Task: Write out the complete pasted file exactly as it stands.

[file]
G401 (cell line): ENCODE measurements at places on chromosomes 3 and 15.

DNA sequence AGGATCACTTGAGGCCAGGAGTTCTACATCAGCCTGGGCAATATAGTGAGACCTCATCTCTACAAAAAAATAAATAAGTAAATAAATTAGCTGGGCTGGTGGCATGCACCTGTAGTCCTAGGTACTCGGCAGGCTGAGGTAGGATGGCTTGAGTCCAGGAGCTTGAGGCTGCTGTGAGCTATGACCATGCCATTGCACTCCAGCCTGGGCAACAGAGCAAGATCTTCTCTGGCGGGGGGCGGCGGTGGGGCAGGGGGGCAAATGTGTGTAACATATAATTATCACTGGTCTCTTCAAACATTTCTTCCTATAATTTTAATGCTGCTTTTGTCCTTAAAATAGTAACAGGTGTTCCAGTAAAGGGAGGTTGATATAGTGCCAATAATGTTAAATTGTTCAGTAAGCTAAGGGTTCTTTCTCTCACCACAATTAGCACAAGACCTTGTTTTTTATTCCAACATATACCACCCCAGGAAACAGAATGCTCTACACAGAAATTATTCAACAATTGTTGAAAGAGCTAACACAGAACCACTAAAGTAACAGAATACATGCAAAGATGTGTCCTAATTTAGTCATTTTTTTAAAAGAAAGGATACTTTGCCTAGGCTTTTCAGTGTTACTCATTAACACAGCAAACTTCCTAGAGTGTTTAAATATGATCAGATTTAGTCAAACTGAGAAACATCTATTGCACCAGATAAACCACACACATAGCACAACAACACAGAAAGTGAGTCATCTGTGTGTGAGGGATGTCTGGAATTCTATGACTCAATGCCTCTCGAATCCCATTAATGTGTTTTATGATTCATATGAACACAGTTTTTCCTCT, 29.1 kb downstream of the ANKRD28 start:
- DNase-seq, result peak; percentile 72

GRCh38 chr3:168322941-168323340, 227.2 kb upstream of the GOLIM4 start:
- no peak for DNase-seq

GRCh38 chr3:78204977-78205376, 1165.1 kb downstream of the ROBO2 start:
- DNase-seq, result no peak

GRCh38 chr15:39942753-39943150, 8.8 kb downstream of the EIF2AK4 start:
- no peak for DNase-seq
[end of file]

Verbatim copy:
G401 (cell line): ENCODE measurements at places on chromosomes 3 and 15.

DNA sequence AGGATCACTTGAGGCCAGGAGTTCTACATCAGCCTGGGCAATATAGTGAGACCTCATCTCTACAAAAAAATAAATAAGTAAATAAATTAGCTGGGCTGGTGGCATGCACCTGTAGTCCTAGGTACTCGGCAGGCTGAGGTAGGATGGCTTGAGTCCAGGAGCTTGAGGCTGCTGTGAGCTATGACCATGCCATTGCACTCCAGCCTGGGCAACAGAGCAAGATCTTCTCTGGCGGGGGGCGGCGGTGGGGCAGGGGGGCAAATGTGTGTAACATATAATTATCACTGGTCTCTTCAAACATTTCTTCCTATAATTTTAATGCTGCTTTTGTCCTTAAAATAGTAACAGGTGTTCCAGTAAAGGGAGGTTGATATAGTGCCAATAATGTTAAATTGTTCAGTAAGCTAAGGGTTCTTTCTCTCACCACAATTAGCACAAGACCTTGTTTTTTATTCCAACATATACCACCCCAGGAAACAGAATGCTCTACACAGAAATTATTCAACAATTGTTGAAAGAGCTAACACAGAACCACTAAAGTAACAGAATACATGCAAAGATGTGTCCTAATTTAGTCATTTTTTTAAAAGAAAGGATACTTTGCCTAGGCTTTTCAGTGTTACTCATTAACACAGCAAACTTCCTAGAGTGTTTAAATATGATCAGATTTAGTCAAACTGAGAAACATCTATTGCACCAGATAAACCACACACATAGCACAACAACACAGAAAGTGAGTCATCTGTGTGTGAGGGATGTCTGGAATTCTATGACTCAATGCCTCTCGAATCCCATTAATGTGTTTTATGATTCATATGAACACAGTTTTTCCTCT, 29.1 kb downstream of the ANKRD28 start:
- DNase-seq, result peak; percentile 72

GRCh38 chr3:168322941-168323340, 227.2 kb upstream of the GOLIM4 start:
- no peak for DNase-seq

GRCh38 chr3:78204977-78205376, 1165.1 kb downstream of the ROBO2 start:
- DNase-seq, result no peak

GRCh38 chr15:39942753-39943150, 8.8 kb downstream of the EIF2AK4 start:
- no peak for DNase-seq